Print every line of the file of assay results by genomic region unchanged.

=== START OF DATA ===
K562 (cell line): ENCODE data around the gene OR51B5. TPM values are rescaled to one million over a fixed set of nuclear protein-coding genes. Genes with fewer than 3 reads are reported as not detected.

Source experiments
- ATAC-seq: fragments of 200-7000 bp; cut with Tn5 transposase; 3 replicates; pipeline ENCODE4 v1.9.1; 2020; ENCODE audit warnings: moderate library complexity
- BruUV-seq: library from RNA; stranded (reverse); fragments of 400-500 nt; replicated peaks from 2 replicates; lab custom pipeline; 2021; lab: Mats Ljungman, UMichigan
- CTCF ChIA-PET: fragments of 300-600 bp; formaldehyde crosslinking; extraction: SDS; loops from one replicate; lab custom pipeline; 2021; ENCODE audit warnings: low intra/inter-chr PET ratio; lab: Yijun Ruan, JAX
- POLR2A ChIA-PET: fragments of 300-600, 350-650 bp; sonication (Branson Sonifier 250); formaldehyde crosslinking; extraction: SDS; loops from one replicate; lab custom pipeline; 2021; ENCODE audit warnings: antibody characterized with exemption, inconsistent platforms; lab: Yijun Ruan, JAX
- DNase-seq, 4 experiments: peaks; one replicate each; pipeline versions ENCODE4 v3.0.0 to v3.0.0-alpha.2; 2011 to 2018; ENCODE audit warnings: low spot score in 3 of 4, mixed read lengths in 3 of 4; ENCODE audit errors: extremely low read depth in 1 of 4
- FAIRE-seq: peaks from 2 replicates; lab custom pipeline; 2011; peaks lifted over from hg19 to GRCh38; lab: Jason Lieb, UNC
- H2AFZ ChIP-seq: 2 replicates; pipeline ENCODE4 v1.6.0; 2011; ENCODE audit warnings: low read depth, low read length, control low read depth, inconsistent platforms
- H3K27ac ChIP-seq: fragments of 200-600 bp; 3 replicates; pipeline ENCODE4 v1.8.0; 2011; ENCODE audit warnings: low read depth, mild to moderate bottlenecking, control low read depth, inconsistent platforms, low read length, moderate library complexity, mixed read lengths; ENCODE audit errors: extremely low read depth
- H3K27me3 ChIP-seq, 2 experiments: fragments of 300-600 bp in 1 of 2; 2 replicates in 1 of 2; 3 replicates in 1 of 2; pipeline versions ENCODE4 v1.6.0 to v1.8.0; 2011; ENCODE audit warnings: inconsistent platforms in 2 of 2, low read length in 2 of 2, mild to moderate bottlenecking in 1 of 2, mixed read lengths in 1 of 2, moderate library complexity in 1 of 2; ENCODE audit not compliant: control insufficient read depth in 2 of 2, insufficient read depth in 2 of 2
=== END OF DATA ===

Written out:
K562 (cell line): ENCODE data around the gene OR51B5. TPM values are rescaled to one million over a fixed set of nuclear protein-coding genes. Genes with fewer than 3 reads are reported as not detected.

Source experiments
- ATAC-seq: fragments of 200-7000 bp; cut with Tn5 transposase; 3 replicates; pipeline ENCODE4 v1.9.1; 2020; ENCODE audit warnings: moderate library complexity
- BruUV-seq: library from RNA; stranded (reverse); fragments of 400-500 nt; replicated peaks from 2 replicates; lab custom pipeline; 2021; lab: Mats Ljungman, UMichigan
- CTCF ChIA-PET: fragments of 300-600 bp; formaldehyde crosslinking; extraction: SDS; loops from one replicate; lab custom pipeline; 2021; ENCODE audit warnings: low intra/inter-chr PET ratio; lab: Yijun Ruan, JAX
- POLR2A ChIA-PET: fragments of 300-600, 350-650 bp; sonication (Branson Sonifier 250); formaldehyde crosslinking; extraction: SDS; loops from one replicate; lab custom pipeline; 2021; ENCODE audit warnings: antibody characterized with exemption, inconsistent platforms; lab: Yijun Ruan, JAX
- DNase-seq, 4 experiments: peaks; one replicate each; pipeline versions ENCODE4 v3.0.0 to v3.0.0-alpha.2; 2011 to 2018; ENCODE audit warnings: low spot score in 3 of 4, mixed read lengths in 3 of 4; ENCODE audit errors: extremely low read depth in 1 of 4
- FAIRE-seq: peaks from 2 replicates; lab custom pipeline; 2011; peaks lifted over from hg19 to GRCh38; lab: Jason Lieb, UNC
- H2AFZ ChIP-seq: 2 replicates; pipeline ENCODE4 v1.6.0; 2011; ENCODE audit warnings: low read depth, low read length, control low read depth, inconsistent platforms
- H3K27ac ChIP-seq: fragments of 200-600 bp; 3 replicates; pipeline ENCODE4 v1.8.0; 2011; ENCODE audit warnings: low read depth, mild to moderate bottlenecking, control low read depth, inconsistent platforms, low read length, moderate library complexity, mixed read lengths; ENCODE audit errors: extremely low read depth
- H3K27me3 ChIP-seq, 2 experiments: fragments of 300-600 bp in 1 of 2; 2 replicates in 1 of 2; 3 replicates in 1 of 2; pipeline versions ENCODE4 v1.6.0 to v1.8.0; 2011; ENCODE audit warnings: inconsistent platforms in 2 of 2, low read length in 2 of 2, mild to moderate bottlenecking in 1 of 2, mixed read lengths in 1 of 2, moderate library complexity in 1 of 2; ENCODE audit not compliant: control insufficient read depth in 2 of 2, insufficient read depth in 2 of 2